Current Financial Arrangements

Local government revenue comes from three main sources – taxation (rates), user charges and grants from Federal and state/territory governments.

A fourth source, categorised as ‘miscellaneous’ by the ABS, consists of revenue raised through the likes of investment interest, dividend interest, income from public enterprise and fines.

Taxation arrangements

A key feature of the Australian federal system is that the Commonwealth Government levies and collects all income tax from individuals as well as from enterprises.

It also collects a portion of other taxes, including taxes on the provision of goods and services.

The revenue base of state governments consists of taxes on property, on employers’ payroll, and on the provision and use of goods and services.

The sole source of taxation revenue for local governments is taxes on property – known as rates.

The sole source of taxation revenue for local governments is taxes on property – known as rates.

In 2016-17, $488,499 million was collected in tax in Australia by the Commonwealth, state, territory and local government. Of this, local government raised just 3.6% or $17,418 million. This is despite local government being responsible for about a third of Australian governments’ non-financial assets worth more than $350 billion such as roads, lands and buildings. The Commonwealth, with 82% of the tax revenue, has just one tenth of the assets.

While rates are the only tax available to local government, the Commonwealth and states have access to around 125 other taxes (of these, 99 are levied by the Australian Government).

With around 20% of local government expenditure being spent on maintaining depreciating assets – compared with less than 6% for the states and less than 2% for the Commonwealth – it’s important that adequate funding is provided by the Commonwealth to ensure that councils are allocated a fair share of broad tax revenue for the provision of important local services and infrastructure.

Financial Assistance Grants

The Commonwealth Government recognises that the national interest is served by improving the capacity of local government to deliver services to all Australians. The Australian Government consequently supports local government through the Financial Assistance Grants program, which includes specific purpose payments (SPPs) (tied grants) and direct program funding (untied grants).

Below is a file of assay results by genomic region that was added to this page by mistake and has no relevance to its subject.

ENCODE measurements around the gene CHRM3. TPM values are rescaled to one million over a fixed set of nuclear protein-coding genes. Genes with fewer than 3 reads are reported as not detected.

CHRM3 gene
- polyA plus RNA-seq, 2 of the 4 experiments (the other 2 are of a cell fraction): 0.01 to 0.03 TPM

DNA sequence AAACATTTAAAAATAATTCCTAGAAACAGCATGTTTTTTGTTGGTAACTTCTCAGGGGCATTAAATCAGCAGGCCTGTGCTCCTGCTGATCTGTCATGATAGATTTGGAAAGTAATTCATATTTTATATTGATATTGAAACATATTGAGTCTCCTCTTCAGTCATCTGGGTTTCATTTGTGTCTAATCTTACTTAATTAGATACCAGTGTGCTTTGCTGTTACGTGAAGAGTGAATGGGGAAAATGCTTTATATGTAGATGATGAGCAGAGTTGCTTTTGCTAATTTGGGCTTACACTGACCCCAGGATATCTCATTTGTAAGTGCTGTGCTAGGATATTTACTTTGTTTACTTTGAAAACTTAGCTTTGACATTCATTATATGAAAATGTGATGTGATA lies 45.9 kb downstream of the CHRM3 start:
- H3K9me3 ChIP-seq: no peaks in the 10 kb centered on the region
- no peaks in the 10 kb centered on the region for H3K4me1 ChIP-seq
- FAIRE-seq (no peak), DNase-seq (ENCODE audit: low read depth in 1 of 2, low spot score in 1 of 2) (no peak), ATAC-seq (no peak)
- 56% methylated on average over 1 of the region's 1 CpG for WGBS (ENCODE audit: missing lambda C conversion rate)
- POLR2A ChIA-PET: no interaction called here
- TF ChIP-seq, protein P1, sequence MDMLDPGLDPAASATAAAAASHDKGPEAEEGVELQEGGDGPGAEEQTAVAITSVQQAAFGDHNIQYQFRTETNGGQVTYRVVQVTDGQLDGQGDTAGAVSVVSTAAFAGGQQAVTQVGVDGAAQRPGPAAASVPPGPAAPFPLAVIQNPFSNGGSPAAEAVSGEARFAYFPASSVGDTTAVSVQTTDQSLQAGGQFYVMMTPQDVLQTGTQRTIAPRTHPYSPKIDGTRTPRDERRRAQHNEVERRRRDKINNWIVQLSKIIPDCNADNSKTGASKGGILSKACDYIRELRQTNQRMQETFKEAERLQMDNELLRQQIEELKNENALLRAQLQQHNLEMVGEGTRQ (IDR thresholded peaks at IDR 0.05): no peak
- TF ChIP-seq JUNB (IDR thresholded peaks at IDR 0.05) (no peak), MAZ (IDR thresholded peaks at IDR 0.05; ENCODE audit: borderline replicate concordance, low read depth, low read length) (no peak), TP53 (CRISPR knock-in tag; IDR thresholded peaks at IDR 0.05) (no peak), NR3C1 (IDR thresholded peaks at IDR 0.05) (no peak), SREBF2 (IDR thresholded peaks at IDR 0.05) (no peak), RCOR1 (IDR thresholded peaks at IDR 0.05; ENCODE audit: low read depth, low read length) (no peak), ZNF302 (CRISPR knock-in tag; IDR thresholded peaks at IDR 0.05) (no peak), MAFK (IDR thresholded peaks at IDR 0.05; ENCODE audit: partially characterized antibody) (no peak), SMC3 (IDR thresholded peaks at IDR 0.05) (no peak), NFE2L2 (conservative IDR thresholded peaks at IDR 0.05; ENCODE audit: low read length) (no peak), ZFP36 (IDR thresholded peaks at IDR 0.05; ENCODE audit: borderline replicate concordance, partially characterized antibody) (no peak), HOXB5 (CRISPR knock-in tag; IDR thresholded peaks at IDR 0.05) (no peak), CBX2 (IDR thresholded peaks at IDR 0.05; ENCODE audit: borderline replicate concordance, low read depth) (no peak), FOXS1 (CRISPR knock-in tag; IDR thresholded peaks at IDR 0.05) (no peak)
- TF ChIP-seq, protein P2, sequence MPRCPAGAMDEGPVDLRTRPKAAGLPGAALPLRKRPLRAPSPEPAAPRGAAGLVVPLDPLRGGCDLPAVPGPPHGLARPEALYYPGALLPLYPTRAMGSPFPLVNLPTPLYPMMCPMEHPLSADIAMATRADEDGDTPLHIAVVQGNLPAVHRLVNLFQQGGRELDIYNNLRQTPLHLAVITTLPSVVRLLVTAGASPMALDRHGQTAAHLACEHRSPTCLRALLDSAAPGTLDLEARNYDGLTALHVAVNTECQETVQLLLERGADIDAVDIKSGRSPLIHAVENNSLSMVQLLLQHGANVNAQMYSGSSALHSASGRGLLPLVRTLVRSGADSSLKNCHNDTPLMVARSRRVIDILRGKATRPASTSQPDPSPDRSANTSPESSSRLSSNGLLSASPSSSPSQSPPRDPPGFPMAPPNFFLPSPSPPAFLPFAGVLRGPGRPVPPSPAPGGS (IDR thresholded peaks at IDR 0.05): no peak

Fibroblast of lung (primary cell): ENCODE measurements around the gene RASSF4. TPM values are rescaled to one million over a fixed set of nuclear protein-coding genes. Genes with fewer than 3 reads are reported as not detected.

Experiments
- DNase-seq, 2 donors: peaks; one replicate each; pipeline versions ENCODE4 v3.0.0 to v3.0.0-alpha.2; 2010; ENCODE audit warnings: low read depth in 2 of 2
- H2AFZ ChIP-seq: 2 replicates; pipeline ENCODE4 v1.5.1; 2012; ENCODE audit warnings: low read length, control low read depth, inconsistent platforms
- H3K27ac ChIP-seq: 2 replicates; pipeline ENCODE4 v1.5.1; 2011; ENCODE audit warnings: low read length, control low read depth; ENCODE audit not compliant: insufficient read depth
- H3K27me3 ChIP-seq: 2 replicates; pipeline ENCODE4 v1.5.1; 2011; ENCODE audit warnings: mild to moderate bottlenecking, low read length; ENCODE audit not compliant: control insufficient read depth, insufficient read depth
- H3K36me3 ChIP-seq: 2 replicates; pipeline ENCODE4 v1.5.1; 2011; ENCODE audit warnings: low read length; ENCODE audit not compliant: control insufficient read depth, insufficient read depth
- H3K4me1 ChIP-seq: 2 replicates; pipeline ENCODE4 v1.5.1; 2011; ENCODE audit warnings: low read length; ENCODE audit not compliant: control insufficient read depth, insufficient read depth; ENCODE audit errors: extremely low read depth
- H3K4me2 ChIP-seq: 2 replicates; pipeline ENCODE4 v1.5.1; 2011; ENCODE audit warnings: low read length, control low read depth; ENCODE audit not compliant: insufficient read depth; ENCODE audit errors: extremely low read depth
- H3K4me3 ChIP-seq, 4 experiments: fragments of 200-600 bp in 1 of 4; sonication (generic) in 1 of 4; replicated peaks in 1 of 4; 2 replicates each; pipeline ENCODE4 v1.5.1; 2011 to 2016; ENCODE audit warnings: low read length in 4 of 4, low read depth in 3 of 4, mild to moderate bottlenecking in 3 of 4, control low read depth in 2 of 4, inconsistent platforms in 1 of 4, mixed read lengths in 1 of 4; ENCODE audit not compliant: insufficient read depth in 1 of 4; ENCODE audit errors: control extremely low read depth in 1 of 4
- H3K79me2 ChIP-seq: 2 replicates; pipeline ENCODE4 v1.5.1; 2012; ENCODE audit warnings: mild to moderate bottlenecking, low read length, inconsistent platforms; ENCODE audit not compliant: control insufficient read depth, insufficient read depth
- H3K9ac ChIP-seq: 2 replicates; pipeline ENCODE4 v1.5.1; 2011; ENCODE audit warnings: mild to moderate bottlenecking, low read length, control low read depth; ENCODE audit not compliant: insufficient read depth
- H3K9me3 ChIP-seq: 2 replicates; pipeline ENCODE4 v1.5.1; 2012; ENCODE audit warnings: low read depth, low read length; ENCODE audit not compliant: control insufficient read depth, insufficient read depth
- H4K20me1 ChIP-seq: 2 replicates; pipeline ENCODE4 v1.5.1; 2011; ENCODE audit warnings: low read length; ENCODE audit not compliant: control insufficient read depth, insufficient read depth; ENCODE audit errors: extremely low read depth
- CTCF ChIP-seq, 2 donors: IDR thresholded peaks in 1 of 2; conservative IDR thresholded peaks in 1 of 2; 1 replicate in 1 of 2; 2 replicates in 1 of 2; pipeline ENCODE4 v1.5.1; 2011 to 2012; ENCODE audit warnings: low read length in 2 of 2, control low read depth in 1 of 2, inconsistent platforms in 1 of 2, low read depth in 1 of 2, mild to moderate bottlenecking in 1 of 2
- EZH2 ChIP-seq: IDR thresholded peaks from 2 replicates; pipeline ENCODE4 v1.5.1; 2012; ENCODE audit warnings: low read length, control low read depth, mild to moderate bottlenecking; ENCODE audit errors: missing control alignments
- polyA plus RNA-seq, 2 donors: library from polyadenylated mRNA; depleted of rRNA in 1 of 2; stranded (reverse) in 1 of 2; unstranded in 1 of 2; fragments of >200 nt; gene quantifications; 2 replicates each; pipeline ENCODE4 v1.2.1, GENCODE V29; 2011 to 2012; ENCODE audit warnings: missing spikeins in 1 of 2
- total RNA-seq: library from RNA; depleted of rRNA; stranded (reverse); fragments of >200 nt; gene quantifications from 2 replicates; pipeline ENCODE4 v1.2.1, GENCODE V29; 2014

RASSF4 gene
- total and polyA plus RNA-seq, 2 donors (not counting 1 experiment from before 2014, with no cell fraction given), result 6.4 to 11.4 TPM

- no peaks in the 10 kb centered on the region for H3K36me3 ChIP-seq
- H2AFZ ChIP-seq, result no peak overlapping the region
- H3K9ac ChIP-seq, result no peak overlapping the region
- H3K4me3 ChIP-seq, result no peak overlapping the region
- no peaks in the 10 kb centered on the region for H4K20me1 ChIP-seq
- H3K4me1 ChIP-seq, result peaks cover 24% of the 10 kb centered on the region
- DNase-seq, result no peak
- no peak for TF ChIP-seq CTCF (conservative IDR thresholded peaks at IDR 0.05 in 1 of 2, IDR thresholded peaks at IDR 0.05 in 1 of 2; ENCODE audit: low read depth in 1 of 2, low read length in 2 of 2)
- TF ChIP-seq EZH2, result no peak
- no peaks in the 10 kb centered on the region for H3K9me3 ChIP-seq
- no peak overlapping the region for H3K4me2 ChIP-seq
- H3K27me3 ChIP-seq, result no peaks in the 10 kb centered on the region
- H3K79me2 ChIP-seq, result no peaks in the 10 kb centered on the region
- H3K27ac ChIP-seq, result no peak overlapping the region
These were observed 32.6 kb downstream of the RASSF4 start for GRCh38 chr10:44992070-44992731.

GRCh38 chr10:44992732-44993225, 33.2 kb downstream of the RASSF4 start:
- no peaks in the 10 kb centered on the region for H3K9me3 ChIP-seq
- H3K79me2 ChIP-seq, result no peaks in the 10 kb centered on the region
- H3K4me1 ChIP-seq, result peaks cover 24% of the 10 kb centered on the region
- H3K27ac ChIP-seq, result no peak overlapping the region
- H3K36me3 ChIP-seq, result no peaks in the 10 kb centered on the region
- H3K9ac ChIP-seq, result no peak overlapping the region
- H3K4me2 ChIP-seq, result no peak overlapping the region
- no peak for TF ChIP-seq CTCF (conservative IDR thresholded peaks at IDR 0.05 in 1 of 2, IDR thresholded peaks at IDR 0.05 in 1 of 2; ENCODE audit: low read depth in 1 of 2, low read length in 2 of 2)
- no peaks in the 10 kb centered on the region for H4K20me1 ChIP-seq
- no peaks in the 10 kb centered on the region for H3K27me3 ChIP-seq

The current arrangements for Financial Assistance Grants are that they are indexed by a combination of the Consumer Price Index and the rate of population growth. However, this determination is that of the Treasurer alone.

ALGA has long highlighted that the quantum of Financial Assistance Grants funding is too low for the increasing responsibilities of local government, and that the indexation methodology does not sufficiently recognise the true cost pressures on councils.

In the 2014-15 Federal budget, the Commonwealth placed a freeze on the indexation of Financial Assistance Grants for three years. According to the Government’s own estimates, its budget move cost local communities more than $600 million worth of services and infrastructure over the three years, with the biggest impact felt by councils in regional, rural and remote Australia.

ALGA’s is calling for the Government to:

  1. restore Financial Assistance Grants funding to a level equivalent to at least 1% of Commonwealth Taxation Revenue
  2. ensure the indexation methodology of Financial Assistance Grants reflects the real cost pressures on councils
  3. renegotiate the Intergovernmental Agreement (IGA) to prevent cost-shifting of Commonwealth and state government responsibilities onto already resource-constrained councils
  4. thoroughly review the adequacy of the base and indexation methodology of Financial Assistance Grants.